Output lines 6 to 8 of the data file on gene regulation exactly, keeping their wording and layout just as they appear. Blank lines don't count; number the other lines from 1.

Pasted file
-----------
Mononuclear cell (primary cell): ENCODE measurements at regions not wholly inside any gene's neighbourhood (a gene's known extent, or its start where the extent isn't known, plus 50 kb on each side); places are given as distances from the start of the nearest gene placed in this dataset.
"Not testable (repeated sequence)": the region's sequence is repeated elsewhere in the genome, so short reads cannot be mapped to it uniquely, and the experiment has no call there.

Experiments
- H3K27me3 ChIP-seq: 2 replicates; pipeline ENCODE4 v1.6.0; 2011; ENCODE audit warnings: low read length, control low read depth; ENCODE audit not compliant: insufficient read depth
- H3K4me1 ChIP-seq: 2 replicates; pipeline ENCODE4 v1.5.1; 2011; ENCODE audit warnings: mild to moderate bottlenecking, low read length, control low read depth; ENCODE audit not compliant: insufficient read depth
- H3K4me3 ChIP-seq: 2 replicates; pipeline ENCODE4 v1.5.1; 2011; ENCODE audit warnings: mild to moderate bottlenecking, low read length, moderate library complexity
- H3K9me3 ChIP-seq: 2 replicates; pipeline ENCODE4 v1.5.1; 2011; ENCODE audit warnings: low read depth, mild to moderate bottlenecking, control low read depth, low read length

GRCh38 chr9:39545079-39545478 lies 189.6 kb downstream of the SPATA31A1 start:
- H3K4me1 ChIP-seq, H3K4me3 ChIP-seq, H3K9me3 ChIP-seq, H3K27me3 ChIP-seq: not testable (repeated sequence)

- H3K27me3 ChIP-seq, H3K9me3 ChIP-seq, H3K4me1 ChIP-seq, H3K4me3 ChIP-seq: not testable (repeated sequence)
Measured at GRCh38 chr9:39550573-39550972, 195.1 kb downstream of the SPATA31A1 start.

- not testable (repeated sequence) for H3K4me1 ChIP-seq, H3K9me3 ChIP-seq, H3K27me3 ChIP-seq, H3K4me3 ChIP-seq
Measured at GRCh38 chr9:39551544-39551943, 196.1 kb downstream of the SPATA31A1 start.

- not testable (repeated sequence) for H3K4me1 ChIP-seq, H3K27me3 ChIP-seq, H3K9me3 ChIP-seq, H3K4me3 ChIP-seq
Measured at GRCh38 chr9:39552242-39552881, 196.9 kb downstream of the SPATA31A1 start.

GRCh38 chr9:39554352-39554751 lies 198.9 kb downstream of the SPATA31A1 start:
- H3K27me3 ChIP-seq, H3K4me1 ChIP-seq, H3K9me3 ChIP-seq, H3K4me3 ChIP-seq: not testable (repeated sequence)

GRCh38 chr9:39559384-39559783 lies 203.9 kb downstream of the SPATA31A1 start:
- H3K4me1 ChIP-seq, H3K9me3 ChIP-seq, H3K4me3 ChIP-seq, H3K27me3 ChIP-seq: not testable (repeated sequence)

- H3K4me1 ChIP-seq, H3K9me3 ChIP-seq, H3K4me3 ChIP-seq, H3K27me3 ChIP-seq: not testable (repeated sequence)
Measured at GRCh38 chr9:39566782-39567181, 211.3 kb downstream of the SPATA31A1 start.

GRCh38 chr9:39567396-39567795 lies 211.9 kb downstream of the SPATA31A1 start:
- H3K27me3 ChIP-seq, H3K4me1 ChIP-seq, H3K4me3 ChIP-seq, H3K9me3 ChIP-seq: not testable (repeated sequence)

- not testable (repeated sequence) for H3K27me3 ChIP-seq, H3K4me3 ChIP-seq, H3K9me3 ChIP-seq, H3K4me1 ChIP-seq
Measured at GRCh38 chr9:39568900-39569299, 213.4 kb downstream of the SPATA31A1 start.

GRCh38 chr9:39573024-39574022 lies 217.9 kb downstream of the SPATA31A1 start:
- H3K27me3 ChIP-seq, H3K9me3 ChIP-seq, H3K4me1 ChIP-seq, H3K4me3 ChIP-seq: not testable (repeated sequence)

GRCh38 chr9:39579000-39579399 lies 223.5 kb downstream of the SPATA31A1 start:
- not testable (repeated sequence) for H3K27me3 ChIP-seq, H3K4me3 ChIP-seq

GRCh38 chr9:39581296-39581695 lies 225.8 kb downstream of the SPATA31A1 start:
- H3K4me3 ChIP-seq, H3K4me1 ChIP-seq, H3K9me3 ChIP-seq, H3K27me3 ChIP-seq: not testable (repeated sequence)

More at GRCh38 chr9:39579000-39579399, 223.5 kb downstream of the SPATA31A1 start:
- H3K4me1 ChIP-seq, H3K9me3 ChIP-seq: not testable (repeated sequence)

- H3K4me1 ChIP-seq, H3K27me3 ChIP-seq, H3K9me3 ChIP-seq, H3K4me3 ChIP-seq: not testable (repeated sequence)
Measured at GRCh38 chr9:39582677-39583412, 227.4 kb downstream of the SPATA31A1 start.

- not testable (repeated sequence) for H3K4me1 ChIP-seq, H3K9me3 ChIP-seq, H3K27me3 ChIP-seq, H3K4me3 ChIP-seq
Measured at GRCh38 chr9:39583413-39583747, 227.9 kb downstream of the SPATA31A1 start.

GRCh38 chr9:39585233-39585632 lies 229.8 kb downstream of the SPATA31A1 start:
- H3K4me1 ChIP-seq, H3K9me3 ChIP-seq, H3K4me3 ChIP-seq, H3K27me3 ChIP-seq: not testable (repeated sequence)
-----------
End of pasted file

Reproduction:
- H3K4me3 ChIP-seq: 2 replicates; pipeline ENCODE4 v1.5.1; 2011; ENCODE audit warnings: mild to moderate bottlenecking, low read length, moderate library complexity
- H3K9me3 ChIP-seq: 2 replicates; pipeline ENCODE4 v1.5.1; 2011; ENCODE audit warnings: low read depth, mild to moderate bottlenecking, control low read depth, low read length

GRCh38 chr9:39545079-39545478 lies 189.6 kb downstream of the SPATA31A1 start: